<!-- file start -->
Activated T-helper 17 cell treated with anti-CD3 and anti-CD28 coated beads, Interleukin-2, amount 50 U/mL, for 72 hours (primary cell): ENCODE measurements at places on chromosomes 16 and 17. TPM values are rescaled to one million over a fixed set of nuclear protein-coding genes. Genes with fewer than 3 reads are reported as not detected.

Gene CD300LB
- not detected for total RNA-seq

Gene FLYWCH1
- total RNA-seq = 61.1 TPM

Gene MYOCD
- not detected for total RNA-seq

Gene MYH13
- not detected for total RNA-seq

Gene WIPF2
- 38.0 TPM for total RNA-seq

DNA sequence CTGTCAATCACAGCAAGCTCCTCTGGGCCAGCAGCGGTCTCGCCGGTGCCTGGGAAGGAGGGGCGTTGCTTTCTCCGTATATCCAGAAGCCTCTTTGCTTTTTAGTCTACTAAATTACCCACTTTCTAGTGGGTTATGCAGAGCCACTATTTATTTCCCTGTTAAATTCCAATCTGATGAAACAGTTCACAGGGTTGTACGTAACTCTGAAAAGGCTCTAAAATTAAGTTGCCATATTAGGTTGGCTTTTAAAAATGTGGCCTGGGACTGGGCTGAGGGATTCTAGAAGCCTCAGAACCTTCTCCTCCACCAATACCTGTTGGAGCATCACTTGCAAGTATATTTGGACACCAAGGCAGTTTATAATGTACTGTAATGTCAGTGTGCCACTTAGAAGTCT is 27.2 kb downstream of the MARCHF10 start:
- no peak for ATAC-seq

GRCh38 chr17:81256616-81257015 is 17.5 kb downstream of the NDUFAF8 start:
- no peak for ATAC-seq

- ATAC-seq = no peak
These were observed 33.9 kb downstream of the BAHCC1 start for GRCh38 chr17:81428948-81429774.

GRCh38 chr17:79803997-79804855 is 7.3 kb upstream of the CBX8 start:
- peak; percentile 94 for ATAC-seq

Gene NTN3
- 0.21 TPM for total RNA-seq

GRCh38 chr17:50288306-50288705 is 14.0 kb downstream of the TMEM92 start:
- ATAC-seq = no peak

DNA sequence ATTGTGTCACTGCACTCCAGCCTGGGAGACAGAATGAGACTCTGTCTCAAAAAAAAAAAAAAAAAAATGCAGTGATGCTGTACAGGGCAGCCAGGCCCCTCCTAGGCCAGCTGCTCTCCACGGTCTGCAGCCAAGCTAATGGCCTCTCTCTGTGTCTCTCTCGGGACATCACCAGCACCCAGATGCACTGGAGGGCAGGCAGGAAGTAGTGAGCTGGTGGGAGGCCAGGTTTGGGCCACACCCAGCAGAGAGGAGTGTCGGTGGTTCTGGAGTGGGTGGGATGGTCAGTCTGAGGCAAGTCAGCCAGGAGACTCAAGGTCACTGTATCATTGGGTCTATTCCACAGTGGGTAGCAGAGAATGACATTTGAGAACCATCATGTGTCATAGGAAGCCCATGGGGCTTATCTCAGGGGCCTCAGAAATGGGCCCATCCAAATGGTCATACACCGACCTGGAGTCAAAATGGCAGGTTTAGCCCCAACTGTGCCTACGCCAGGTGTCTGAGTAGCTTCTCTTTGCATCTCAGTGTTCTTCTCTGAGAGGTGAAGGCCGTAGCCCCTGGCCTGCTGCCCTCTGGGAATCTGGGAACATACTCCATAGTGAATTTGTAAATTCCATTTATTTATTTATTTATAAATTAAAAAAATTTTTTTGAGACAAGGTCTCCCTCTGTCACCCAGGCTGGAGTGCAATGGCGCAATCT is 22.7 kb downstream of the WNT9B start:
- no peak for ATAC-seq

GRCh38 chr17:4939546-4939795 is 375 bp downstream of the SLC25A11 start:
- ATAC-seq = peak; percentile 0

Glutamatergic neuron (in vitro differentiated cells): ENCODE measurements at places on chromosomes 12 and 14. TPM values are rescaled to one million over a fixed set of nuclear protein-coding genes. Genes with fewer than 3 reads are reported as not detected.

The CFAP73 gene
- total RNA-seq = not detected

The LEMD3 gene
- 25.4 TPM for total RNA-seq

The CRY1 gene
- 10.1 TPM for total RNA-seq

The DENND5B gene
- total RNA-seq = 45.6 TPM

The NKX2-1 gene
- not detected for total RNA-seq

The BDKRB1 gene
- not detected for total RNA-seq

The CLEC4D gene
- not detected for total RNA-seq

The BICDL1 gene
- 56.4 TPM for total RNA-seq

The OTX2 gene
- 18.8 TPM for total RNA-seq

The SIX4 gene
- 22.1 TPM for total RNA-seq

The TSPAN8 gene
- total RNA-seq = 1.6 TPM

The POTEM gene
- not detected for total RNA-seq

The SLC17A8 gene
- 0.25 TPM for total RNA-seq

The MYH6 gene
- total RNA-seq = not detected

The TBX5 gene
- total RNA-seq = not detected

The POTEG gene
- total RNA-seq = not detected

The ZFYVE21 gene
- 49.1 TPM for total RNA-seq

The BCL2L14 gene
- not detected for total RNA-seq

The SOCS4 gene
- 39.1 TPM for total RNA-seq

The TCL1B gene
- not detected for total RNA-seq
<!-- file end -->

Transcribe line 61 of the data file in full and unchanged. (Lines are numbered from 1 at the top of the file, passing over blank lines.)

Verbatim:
The ZFYVE21 gene